South Korea's Posco scraps India steel project after delays
South Korean firm Posco says it has scrapped a proposed steel project in the Indian state of Karnataka after delays and local opposition.
The company said it had dropped the $5.3bn (£3.5bn) project in the state's Gadag area after protests against the acquisition of land for the plant.
The decision is a blow to India's efforts to attract foreign investment.
But Posco is proceeding with a planned $12bn plant in eastern Orissa state, which has faced similar protests.
The firm blamed its decision to pull out of Karnataka on "the significant delay in the project and inability to get land in Gadag".
Across India, big investments have faced similar issues - regulatory hurdles, difficulties in getting land and environmental clearances and protests by locals.
This has stalled the multi-million dollar plans of several global companies.
Indian firms have also faced similar troubles - Tata Motors had to shift their operations out of Singur in West Bengal after violent protests from farmers and politicians.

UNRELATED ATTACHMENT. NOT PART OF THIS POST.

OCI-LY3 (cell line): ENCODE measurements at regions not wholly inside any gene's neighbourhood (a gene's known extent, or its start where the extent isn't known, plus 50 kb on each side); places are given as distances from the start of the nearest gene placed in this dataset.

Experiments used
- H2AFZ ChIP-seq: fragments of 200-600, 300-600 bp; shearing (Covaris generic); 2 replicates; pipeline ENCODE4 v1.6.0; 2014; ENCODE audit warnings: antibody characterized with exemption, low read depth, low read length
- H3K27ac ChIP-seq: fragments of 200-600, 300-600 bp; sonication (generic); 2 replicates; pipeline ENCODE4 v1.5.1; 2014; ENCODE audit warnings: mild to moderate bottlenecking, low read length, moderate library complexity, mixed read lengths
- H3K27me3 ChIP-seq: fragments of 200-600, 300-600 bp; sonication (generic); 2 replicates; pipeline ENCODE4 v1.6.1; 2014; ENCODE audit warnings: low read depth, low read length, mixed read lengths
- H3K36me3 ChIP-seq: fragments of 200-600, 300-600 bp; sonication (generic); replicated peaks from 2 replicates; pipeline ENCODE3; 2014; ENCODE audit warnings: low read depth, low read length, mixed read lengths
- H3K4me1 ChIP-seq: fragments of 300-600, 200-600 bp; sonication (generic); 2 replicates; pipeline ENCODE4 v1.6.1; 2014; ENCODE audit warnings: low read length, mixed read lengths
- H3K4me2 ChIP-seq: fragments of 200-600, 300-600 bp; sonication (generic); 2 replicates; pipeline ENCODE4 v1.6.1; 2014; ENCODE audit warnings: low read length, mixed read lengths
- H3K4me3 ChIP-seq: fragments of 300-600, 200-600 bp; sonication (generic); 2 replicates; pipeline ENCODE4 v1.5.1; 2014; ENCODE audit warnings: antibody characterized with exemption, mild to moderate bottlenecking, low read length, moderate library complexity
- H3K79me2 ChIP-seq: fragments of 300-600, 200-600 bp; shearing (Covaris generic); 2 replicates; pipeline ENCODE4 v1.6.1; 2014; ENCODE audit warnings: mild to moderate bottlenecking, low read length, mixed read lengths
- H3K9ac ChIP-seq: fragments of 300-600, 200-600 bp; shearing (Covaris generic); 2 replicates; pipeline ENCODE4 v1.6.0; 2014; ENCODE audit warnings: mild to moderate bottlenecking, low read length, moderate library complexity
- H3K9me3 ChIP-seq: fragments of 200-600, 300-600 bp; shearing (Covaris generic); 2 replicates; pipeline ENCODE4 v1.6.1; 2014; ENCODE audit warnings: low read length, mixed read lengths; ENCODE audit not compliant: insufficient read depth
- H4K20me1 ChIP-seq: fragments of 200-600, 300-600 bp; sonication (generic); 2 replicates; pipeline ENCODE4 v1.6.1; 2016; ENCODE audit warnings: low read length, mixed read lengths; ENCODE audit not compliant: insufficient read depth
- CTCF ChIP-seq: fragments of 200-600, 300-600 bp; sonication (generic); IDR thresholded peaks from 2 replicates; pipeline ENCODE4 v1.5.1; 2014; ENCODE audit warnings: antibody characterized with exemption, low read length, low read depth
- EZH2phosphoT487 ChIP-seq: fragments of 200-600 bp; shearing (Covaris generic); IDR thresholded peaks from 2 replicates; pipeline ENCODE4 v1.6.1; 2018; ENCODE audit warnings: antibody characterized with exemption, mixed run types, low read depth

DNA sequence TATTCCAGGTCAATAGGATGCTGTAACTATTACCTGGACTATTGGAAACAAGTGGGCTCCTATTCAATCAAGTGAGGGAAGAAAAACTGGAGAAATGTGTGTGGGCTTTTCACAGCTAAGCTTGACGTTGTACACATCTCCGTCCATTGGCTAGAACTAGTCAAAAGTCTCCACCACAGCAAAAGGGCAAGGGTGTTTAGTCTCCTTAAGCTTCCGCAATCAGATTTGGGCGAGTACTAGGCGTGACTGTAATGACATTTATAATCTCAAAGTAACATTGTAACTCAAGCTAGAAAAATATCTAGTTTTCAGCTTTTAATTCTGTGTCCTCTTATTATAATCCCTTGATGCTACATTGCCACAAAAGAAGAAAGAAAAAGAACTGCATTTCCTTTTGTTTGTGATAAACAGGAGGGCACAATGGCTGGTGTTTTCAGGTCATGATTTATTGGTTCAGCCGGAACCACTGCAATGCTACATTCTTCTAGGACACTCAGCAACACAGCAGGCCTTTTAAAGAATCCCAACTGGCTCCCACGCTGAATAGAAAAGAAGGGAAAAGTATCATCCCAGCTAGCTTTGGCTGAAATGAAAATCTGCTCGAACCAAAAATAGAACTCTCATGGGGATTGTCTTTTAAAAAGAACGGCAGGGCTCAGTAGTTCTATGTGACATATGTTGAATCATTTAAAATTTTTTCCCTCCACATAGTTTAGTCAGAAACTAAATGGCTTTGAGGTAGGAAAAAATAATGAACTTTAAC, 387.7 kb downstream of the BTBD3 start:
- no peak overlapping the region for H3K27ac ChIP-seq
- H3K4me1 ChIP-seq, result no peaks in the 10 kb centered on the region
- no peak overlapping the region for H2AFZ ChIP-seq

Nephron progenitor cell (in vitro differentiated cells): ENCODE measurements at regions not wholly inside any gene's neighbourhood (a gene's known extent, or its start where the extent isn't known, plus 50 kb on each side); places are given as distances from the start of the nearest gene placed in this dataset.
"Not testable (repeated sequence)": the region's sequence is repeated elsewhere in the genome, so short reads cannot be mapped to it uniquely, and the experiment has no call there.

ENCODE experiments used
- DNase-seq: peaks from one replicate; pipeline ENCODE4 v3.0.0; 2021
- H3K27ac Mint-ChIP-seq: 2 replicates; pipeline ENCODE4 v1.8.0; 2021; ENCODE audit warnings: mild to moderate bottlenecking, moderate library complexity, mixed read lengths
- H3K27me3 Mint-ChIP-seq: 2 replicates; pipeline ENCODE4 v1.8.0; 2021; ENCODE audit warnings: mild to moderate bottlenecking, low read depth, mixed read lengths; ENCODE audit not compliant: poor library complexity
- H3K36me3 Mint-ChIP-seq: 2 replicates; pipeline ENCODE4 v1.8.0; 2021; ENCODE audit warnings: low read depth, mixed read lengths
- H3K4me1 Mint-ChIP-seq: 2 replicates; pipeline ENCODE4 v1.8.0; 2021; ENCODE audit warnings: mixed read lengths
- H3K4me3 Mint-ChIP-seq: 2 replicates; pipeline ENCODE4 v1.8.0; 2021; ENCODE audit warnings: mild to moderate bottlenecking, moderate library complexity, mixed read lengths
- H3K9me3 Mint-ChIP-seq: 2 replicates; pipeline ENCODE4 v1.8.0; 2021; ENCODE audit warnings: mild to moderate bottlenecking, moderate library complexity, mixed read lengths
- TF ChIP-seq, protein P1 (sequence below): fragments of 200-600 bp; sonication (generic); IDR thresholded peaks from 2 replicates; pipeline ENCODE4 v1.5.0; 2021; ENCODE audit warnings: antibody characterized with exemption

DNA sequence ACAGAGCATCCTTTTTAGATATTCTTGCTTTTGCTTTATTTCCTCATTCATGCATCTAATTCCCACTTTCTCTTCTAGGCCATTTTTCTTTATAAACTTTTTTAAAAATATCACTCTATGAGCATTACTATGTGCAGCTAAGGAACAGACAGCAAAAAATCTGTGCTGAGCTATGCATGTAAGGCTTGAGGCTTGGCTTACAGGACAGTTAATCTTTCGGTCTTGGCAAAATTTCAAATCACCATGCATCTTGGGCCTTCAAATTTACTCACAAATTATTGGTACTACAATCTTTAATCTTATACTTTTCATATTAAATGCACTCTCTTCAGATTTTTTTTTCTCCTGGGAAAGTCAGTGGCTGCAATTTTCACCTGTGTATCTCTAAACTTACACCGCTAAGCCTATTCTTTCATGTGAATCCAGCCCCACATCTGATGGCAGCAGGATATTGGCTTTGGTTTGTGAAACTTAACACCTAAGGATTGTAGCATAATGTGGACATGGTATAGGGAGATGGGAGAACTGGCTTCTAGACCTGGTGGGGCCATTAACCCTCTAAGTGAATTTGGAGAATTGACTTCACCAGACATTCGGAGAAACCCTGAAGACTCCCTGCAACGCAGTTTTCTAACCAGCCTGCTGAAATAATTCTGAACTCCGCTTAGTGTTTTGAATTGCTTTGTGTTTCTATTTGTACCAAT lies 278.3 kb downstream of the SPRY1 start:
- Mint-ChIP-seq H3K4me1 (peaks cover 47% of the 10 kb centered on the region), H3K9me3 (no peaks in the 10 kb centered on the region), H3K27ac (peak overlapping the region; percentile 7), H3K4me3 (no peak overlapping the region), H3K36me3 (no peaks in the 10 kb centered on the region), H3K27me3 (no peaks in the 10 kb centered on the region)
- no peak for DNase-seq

The Indian government is working on new legislation to clearly define its policy on land acquisition. In the draft bill, the consent of 80% of the owners of the land in question is required for acquiring land for private industry. But the new law is expected to increase the cost for companies.
"Progress on land acquisition was held back due to agitations by some farmers and religious leaders," the firm said in a statement, which made clear that land acquisition talks had come to a halt as far back as July 2011.
Posco and Karnataka had signed the agreement three years ago and the plant, when completed, was to produce 6 million metric tons of steel a year with iron ore to be mined locally.
Earlier this month, the state government returned $10m (£6.6m) to Posco that the firm had deposited as an initial payment for acquiring land for the plant.
Posco, however, said it may consider returning to Karnataka "in future, if we get an attractive business proposal from the state".
The much larger Posco project in Orissa has also faced stiff opposition from local people campaigning to save farmland and woodland.
But the land acquisition for the project has been completed, and the plans to build the plant are on track.
The Orissa plant, which will be based in the port city of Paradip, was conceived in 2005 and is India's single biggest foreign investment.
It is expected to create nearly 50,000 jobs.